Journalists like me have played the role of Chicken Little for many years. We have written dozens of stories about the consequences of an election, predicting what will happen after Republicans win and fulfill their promises to drastically cut government.
What does the year 2011 hold for the Indian tribes? There are some signals—portents, if you will, that should be considered in assessing the immediate future in federal policy and programs.
We abhor violence and mass murder. Much as we dislike the decision of Sen. Dianne Feinstein of California to undermine tribal interests, she does not belong in anyone’s crosshairs.
Are we a nation doomed to be violent? How do we know when our political rhetoric has gone too far? How do we find or encourage a more civil discourse?
On Dec. 16, the leaders of hundreds of American Indian nations were in attendance when President Obama expressed United States “support” for the United Nations Declaration on the Rights of Indigenous Peoples. The U.S.
Today, the United States government at last officially endorsed the U.N.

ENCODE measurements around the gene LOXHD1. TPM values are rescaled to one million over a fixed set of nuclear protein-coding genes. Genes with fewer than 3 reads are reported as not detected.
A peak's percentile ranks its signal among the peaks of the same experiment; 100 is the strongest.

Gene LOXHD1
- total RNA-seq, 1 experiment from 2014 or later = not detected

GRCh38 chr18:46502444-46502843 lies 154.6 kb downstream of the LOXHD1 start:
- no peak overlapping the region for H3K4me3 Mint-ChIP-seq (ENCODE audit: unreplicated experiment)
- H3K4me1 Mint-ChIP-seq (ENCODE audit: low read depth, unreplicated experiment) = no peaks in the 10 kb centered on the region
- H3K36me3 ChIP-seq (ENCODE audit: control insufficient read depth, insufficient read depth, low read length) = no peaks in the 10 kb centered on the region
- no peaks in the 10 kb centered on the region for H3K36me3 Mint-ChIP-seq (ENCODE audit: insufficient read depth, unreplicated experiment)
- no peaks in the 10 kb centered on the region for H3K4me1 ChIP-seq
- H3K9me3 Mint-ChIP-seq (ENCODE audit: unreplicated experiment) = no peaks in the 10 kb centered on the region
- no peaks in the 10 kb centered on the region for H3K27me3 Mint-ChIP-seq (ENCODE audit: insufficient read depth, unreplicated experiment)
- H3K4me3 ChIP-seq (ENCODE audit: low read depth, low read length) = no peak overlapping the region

My passion for public service burned deep long before I assumed elected office – placed there by my parents who raised me and my siblings to fight for those who have no voice.
What’s my take away from the White House Tribal Nations Conference? Easy. This is an administration that actually believes the United States government must represent all of the people, including American Indians and Alaska Natives.
As Congress winds down its session, we should acknowledge the historic accomplishments it has helped us achieve over the past two years.
In Navajo culture, there is a teaching that “your words are like a prayer.” Words have the power to manifest our reality, to literally bring things into being.
On Nov. 30, 2010, the United States Congress passed the Claims Settlement Act of 2010, a package of bills settling claims against the United States related to the hard-fought Cobell Indian trust lawsuit, the Pigford lawsuit by African-American farmers against the U.S.
The final part of this series provides a model for how tribes can and should wield the federal Indian consultation right to defend tribal sovereignty, and discusses the very real negative effect of any federal failure to consult with tribal governments.
by Mark Trahant
As a Cherokee wannabe, I would like to comment in support of Ginger Brown’s recent letter [“Seek truth about Cherokee” (Vol. 30, No. 18)]. I fully agree with her. Having Cherokee ancestry is not the same as being a member of a federally recognized tribe.